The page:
That surgery was spinal fusion. It involved fusing together vertebrae.  This was a 360 degree fusion. It involves cutting open the patient’s abdomen and also the back and fusing the vertebrae from front and rear.

Big Business and Kickbacks

Spinal fusion surgery now accounts for approximately $10 billion a year in U. S. spending according to the WSJ.

A U.S. anti kickback law bars medical device makers from paying surgeons to use their products. However both makers and surgeons have found a way to get around that law. They enter into partnerships. The maker pays the surgeon consulting fees or royalties. Or the surgeons form their own companies to make these devices.

The Kickbacks Come In Many Forms

The extent of the involvement of these makers in the medical profession is not fully known.   However it is known that Pharma and medical device makers go to great lengths to curry favor with doctors. The hope being the doctors will promote their products. This currying of favor may come in several different forms:

    Direct Payment

  • paying for doctors to serve on advisory boards that review clinical trials and marketing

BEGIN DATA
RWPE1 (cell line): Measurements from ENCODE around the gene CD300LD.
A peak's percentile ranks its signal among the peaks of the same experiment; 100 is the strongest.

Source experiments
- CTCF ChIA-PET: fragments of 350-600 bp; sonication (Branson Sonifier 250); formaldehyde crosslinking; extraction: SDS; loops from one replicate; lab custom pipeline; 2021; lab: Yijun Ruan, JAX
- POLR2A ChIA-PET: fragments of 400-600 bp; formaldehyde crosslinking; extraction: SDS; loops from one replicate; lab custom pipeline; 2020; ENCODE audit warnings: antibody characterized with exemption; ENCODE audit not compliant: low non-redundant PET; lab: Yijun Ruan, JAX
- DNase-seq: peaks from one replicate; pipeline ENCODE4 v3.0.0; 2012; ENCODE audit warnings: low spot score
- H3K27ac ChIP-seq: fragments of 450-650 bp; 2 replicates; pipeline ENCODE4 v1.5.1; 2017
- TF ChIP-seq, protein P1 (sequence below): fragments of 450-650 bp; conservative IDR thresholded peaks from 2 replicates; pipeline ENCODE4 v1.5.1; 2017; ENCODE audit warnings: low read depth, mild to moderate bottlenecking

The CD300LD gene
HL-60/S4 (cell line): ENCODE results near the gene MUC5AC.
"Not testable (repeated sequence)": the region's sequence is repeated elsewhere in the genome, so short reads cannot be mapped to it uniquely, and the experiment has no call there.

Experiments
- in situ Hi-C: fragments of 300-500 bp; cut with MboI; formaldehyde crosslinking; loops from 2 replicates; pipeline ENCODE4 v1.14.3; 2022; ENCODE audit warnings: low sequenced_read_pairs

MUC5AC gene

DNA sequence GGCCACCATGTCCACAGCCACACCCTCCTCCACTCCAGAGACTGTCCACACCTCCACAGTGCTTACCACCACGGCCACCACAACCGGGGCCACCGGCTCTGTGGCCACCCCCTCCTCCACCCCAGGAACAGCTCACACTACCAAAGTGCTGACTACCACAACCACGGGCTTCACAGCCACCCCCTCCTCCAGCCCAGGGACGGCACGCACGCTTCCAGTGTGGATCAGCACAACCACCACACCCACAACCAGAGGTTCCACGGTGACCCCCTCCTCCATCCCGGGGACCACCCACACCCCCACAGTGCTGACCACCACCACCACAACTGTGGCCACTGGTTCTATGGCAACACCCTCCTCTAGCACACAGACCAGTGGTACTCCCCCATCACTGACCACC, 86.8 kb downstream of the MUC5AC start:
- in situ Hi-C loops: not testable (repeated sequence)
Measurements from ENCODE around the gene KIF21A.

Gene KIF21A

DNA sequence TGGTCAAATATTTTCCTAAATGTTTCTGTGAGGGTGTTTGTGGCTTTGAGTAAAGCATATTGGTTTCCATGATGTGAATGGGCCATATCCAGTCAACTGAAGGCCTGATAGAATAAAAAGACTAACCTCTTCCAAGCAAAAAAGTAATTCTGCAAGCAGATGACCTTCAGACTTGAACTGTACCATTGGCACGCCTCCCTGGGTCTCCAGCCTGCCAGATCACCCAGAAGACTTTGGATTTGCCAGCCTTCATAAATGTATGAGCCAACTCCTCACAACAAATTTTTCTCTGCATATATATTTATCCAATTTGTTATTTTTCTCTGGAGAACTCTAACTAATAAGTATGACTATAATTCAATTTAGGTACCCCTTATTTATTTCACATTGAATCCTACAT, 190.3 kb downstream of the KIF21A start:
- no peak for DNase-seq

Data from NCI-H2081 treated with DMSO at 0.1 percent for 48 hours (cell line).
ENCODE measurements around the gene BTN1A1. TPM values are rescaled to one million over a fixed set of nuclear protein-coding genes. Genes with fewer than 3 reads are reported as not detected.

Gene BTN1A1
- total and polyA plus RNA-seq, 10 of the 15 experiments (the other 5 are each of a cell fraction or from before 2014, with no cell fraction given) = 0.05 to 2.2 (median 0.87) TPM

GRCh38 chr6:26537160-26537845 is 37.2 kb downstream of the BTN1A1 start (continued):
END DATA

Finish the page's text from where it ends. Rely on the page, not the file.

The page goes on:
• providing grants to publish case studies and journal articles
  • paying doctors to sign their names to ghostwritten articles
  • paying doctors to enroll patients in clinical trials
  • covering costs for meetings at resorts
  • paying for travel, hotel expenses, car services and golf games
  • providing restaurant gift certificates and other forms of entertainment
  • providing research grants
  • covering costs for continuing medical education
  • paying doctors to speak at medical seminars
  • paying  doctors to attend medical seminars
  • Indirect Payment

  • paying for the operating cost of medical societies to which the doctors belong
  • operating what are called “preceptorships” wherein sales reps from the companies follow the doctors for as much as a full day of patient appointments

Journals and Experts

Of the four most respected medical journals almost three-fourths of the clinical trials that are published therein are commercially funded.  That alone undermines the results.

The presence of the industry in the medical profession is also seen in terms of the use of expert witnesses.  Pharma and device makers hire expert witnesses who have received payment to either conduct trials or research.